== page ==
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Yugoslavia and the Soviet Union in the early Cold War: reconciliation, comradeship, confrontation, 1953-57

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The first comprehensive insight into one of the most spectacular episodes of the Cold War – the reconciliation between Yugoslavia and the Soviet Union between 1953 and 1955. At the time, this process had shocked the World as much as the violent break-up of their relations did in 1948. This new book provides an explanation for the collapse of the process of normalization of Yugoslav-Soviet that occurred at the end of 1956 and the renewal of their ideological confrontation. It alsos explain the motives that guided the two main protagonists, Josip Broz Tito of Yugoslavia and the Soviet leader Nikita Sergeevich Khrushchev. This book establishes several pioneering theses. Firstly, that the significance of the Yugoslav-Soviet reconciliation went beyond their bilateral relationship. It had ramifications for relations in the Eastern Bloc, the global Communist movement, and on the dynamics of the Cold War world at its crucial juncture. Secondly, that the Yugoslav-Soviet reconciliation brought forward the process of de-Stalinization in the USSR and in the Peoples’ Democracies. Thirdly, that it enabled Khrushchev to win the post-Stalin leadership contest. Lastly, the book argues that the process of Yugoslav-Soviet reconciliation permitted Tito to embark, together with Nehru of India and Nasser of Egypt upon creating the new entity in the bi-polar Cold War world – the Non-aligned movement. This book will be of much interest to Cold War historians and students of international relations and postwar European history.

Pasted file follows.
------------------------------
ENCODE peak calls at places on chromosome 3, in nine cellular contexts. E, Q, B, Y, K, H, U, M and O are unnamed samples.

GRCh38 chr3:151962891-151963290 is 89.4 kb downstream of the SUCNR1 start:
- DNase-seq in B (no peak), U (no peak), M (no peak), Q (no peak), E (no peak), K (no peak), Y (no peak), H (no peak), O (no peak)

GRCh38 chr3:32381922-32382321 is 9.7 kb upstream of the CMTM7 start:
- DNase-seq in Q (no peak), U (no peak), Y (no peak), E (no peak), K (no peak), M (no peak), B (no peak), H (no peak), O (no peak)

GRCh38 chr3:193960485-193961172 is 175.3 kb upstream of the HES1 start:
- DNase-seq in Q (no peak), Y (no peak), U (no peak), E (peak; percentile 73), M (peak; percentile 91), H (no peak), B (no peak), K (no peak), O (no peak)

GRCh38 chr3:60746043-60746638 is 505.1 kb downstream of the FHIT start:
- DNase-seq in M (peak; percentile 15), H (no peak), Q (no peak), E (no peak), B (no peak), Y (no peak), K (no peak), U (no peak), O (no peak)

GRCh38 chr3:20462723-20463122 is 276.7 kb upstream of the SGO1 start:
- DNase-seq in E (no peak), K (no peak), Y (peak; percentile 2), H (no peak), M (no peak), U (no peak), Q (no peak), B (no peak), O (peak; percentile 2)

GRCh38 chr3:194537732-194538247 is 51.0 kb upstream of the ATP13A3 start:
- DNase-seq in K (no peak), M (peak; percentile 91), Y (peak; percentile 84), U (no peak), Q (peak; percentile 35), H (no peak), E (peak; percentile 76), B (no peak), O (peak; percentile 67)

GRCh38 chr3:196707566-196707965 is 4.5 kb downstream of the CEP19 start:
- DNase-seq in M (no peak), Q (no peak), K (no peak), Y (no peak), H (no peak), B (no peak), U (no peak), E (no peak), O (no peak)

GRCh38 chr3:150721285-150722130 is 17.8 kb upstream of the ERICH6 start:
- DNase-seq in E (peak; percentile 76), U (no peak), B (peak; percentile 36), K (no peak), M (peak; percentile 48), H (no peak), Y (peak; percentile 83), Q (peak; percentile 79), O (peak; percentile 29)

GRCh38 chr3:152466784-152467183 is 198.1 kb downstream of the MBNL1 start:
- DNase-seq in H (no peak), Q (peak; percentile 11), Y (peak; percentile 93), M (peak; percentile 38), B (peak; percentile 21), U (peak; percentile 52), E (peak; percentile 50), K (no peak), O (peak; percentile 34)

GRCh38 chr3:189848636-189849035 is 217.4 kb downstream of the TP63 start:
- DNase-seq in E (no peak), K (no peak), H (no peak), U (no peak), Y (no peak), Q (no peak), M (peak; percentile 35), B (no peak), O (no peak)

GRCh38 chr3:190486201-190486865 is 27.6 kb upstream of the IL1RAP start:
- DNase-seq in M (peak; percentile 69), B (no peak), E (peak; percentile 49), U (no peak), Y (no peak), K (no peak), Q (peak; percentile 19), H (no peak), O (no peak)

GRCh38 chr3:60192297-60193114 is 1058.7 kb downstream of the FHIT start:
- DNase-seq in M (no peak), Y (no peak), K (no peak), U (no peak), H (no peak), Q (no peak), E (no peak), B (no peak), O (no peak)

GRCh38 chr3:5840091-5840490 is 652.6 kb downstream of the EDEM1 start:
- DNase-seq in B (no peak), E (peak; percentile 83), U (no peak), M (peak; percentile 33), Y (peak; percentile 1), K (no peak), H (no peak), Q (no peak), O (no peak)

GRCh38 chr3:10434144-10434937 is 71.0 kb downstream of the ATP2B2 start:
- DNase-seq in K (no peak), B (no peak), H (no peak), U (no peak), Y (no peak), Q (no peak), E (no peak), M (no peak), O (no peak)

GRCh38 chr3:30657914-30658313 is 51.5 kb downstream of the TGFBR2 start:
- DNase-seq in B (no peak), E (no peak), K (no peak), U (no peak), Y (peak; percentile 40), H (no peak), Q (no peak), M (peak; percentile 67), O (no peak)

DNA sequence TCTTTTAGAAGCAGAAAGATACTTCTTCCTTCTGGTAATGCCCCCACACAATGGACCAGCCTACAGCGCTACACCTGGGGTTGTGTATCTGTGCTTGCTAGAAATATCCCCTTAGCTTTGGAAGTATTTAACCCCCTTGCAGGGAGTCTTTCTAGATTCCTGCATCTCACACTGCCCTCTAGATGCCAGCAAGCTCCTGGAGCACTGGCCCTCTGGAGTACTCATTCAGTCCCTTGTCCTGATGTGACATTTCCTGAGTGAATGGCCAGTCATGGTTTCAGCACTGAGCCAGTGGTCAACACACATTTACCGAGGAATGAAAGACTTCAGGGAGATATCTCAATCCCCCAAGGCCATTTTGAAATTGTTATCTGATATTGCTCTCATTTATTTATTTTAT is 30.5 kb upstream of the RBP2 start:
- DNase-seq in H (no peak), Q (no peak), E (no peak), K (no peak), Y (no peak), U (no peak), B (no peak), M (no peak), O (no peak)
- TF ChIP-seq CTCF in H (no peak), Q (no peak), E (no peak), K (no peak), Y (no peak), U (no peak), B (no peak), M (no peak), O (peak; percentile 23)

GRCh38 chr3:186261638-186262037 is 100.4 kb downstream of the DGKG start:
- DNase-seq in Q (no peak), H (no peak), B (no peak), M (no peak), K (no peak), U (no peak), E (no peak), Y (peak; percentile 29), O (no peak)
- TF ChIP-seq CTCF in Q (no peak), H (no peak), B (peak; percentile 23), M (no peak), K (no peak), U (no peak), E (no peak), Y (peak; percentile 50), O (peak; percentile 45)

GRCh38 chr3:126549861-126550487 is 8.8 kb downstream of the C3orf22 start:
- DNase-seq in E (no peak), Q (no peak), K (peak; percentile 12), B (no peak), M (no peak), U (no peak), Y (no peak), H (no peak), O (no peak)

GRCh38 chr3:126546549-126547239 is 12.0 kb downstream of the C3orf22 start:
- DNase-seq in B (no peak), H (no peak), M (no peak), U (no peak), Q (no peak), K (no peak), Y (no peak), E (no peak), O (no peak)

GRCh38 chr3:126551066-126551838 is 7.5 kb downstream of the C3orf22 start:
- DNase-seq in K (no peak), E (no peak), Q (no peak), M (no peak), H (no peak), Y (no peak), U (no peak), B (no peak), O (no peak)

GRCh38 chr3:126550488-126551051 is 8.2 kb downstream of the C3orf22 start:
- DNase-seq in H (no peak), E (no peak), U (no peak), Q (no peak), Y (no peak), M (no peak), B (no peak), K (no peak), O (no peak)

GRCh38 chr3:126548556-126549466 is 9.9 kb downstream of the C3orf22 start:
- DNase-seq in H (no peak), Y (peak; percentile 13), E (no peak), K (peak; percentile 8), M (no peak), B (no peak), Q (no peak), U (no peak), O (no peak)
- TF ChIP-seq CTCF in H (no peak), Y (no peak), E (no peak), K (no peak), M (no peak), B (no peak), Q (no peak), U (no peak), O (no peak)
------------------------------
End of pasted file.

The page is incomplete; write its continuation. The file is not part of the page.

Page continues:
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en

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http://eprints.lse.ac.uk/25289/

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